“You’ll go to medical school over Mommy’s dead body.”

By Donna Baver Rovito

Yes, I admit it. I’ve said that.

About 20 percent of today’s medical students are from medical families. While that’s still a lot of medical students following in Mom and/or Dad’s footsteps, there are far fewer than there used to be. I’ve had conversations with MANY physician families about how they’ve discouraged their children from going into medicine for a wide variety of reasons: the (still) long hours, the lifestyle (or lack time for a lifestyle), the ever increasing expense of medical education, regulations, loss of physician autonomy and respect, reduced reimbursements, liability issues, etc. I know many physician parents who proudly proclaim that not a single one of their children has decided to go to medical school.

So, I will admit that I have been heard to say to our sons “You’ll go to medical school over Mommy’s dead body.” My surgeon husband is a little less negative – he always told the boys they could do whatever made them happy, although he never pushed medicine, either.

So imagine my surprise when our oldest son Peter came home from a week-long medical mission in Honduras positively glowing with a somewhat late in his academic career epiphany – that he had decided that he wants to become a surgeon like his father!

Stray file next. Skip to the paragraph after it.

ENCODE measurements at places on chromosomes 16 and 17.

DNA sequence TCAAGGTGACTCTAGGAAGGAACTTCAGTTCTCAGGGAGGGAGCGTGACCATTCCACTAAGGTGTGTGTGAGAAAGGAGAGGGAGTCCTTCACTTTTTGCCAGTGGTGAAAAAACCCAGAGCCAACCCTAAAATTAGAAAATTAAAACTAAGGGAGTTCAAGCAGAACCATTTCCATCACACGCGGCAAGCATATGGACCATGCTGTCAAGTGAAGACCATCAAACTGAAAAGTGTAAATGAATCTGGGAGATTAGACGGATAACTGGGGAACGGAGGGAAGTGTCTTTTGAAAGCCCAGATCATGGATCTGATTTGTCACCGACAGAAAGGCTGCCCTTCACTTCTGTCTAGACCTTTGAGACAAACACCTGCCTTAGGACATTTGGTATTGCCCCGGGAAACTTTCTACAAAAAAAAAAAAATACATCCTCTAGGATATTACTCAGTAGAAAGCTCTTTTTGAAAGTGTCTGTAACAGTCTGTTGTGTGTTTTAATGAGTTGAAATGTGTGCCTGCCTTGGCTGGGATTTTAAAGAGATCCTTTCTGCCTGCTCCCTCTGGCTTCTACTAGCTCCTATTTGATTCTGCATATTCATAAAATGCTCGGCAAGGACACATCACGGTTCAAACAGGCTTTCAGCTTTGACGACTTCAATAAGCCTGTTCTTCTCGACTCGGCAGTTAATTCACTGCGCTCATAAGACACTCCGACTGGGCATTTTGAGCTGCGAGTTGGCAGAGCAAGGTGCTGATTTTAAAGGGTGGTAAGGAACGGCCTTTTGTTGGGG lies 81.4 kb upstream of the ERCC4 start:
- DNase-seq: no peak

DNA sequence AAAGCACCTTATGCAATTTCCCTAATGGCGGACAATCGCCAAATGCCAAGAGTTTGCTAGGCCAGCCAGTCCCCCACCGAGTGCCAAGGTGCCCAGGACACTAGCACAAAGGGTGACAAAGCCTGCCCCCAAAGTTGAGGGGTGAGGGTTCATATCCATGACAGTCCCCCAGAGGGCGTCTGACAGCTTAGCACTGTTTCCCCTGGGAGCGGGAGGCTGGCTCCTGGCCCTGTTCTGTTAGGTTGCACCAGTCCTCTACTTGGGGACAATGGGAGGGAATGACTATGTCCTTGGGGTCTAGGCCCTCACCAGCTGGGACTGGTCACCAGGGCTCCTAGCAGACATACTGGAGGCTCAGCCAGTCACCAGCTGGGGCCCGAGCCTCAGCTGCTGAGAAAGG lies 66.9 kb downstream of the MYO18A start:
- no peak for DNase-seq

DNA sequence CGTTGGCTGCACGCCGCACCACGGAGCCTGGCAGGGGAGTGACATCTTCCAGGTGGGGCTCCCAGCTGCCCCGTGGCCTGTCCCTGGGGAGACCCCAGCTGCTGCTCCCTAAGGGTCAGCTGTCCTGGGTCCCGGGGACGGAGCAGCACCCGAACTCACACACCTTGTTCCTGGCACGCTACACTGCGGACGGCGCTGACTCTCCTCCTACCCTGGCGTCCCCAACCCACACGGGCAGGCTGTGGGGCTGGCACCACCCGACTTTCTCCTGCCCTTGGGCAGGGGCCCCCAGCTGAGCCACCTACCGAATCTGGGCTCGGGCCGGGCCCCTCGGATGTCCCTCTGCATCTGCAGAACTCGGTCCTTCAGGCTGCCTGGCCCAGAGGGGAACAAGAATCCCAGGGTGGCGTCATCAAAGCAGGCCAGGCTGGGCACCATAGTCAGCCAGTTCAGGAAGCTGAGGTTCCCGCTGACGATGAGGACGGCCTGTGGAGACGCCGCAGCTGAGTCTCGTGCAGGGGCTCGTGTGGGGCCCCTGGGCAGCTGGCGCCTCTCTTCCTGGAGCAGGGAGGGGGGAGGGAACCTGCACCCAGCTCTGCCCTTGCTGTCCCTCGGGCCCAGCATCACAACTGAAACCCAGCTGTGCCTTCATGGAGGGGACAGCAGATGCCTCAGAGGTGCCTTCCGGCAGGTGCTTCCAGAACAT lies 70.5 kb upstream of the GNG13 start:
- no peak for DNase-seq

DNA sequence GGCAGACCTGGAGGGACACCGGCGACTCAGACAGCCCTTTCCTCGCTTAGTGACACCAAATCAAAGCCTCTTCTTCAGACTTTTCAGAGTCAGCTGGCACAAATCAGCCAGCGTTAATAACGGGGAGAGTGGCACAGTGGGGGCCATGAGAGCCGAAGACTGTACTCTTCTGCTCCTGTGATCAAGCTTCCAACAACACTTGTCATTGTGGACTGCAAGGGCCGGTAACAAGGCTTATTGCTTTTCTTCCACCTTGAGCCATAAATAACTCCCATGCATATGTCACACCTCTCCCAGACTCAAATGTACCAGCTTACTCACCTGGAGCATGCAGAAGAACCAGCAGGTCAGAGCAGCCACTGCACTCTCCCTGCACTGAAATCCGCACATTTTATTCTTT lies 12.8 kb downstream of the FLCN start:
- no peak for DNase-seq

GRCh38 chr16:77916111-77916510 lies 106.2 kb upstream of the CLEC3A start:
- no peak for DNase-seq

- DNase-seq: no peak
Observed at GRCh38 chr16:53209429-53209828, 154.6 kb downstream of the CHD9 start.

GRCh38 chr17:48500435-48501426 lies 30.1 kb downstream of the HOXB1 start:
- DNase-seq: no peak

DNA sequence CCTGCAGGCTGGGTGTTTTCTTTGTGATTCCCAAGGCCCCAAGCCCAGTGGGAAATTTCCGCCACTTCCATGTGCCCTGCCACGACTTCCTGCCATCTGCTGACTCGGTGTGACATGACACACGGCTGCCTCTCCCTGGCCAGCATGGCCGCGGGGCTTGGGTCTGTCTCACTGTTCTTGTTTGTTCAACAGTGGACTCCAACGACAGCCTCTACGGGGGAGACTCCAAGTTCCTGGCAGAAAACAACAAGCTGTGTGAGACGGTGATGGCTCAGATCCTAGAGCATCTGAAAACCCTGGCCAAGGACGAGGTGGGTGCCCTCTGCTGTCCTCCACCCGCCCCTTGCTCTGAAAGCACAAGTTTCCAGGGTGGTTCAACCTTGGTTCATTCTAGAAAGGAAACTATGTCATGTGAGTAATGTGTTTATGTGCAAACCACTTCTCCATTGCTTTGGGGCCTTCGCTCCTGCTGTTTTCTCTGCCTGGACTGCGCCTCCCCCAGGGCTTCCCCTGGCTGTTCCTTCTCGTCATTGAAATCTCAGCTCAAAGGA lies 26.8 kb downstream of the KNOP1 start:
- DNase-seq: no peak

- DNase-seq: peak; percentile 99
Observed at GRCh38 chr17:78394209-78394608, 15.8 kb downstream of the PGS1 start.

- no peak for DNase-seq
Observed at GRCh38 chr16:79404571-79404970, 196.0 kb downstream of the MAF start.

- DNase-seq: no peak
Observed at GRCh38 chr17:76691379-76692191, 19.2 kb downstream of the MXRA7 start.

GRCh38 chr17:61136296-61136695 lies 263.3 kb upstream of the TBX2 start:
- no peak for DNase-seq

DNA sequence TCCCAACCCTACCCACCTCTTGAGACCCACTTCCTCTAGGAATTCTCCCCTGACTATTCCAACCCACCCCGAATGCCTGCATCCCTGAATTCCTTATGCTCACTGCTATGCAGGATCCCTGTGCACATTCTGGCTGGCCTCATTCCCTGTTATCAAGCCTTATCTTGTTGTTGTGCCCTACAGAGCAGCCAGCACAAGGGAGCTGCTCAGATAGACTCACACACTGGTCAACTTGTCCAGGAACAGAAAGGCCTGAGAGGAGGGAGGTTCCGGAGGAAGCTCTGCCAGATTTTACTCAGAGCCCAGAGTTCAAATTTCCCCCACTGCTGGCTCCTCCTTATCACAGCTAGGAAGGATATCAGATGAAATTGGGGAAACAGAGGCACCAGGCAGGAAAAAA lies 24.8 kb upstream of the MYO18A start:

He went on that mission mostly to do something good for others and to experience the psychological impact of lack of medical care in a Third World country as he was approaching completion of his psychology degree.

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It was also an opportunity to spend a quality week with his father, who’d been going on surgical missions for several years and couldn’t speak highly enough about the amazing experiences he’d had. Peter expected to move equipment and supplies, clean instruments, move patients, do paperwork or whatever else he could. He hoped that maybe he’d get a chance to see firsthand what his father does every day, just so he could appreciate it better.

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What he didn’t expect was that seeing what his father and other surgeons do would impact him so deeply that he would make a decision that would change everything for him. He was particularly moved by seeing the joy on a little Honduran boy’s face when the mission group’s plastic surgeon held up a mirror to show the child, who’d been born with only one ear, the “new” ear he had crafted out of the little boy’s own cartilage. He told me that had been his “Aha!” moment. And having the opportunity to “hang hook” for his father on a few cases made an impact as well.